Another jam-packed article from Post Planner is this one: Warning: these 58 Social Media Tips could Explode Your Content Marketing. We all know the over-used saying “Content is King.” This takes you step-by-step through every social media channel and tells you how you can optimize your keywords, posts, target audience, strategies, etc. for the best interaction from your community. 

While we’re talking about Post Planner (can you tell I spent some time cyber stalking their posts this week?) here are a couple more articles worth a read: 7 No-Brainer Tips to Write an Awesome Facebook Post and 9 Surefire Ways to Get More Likes on Your Facebook Page

I’m a huge Jason Falls fan, so I read Social Media Explorer frequently. I like this post a lot: “Great Social Media Requires a Bigger Trash Can – It’s time to start throwing away more content than you publish.” Here’s a great quote from the article: 

“… at the end of the day the social media network doesn’t matter. That’s right, I said it. Twitter, Facebook, YouTube, LinkedIn, Vine or any other social media channel you are using will NOT generate success for your company. Ridiculously amazing content is what generates success.”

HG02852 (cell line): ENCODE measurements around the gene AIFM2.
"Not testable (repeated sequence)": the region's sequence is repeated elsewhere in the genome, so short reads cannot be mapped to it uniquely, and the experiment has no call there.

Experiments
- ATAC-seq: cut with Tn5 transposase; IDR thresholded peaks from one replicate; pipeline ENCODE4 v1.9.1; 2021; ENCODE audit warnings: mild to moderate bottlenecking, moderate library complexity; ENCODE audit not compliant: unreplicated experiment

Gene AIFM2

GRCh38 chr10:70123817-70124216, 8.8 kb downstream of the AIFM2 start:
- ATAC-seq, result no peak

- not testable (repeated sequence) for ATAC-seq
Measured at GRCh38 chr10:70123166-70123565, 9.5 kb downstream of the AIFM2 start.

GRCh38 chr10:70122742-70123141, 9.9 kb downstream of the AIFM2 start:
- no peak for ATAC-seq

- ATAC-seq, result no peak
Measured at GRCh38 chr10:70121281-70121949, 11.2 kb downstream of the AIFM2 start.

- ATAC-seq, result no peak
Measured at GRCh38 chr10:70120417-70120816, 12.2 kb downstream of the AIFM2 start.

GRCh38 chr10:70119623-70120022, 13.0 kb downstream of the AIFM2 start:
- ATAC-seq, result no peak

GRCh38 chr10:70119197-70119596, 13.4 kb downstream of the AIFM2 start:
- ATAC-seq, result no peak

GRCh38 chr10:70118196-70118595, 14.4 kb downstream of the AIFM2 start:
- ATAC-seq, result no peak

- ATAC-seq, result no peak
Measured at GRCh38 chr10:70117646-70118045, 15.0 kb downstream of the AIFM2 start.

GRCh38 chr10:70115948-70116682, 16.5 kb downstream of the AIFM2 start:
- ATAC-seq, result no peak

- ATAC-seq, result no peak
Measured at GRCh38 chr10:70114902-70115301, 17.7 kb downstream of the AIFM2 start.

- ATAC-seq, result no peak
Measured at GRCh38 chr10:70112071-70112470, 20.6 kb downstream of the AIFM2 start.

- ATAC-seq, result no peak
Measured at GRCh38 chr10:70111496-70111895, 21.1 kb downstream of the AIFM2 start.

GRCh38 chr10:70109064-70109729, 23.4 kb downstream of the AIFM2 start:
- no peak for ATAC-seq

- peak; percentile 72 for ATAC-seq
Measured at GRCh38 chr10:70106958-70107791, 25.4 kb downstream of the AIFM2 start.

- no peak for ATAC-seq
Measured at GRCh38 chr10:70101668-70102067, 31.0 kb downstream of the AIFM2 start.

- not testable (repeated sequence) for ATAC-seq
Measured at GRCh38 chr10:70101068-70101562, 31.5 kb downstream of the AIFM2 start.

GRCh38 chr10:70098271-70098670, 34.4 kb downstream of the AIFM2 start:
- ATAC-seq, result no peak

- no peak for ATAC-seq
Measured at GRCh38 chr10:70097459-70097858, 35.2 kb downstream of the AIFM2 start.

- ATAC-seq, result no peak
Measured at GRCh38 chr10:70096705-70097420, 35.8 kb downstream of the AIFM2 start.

And here’s your friendly reminder that BASEBALL SEASON STARTED this week with pitchers and catchers reporting to spring training. As my friend likes to point out – “it’s cold, it will be warm, and then cold again before baseball season is over.” I love the long season – how about you? Go Tigers! 

Random ending: I’m really digging this song by Eli Young Band.

You gotta fail a thousand times
before you see it through.
you gotta spend your last dime
before you ever make a million.
you gotta know what brought you here
and you gotta lose to persevere.
but it’s the way the sun will rise
through the darkest night.
yeah it’s always been worth the fight.

Define: authenticness

I make up my own words. I’m funny, inappropriate, kind, intelligent, driven and nothing if not genuine.

These traits define my authenticity.

crushitI am deep into Gary Vaynerchuk’s book “Crush it!” I’ve had the book for about a year, but have never gotten around to reading it. I think I was waiting until I could really devour and understand the principles. It may be what I’m going through right now (read:  starting my own consulting business), but I think it has more to do with my “life stage.”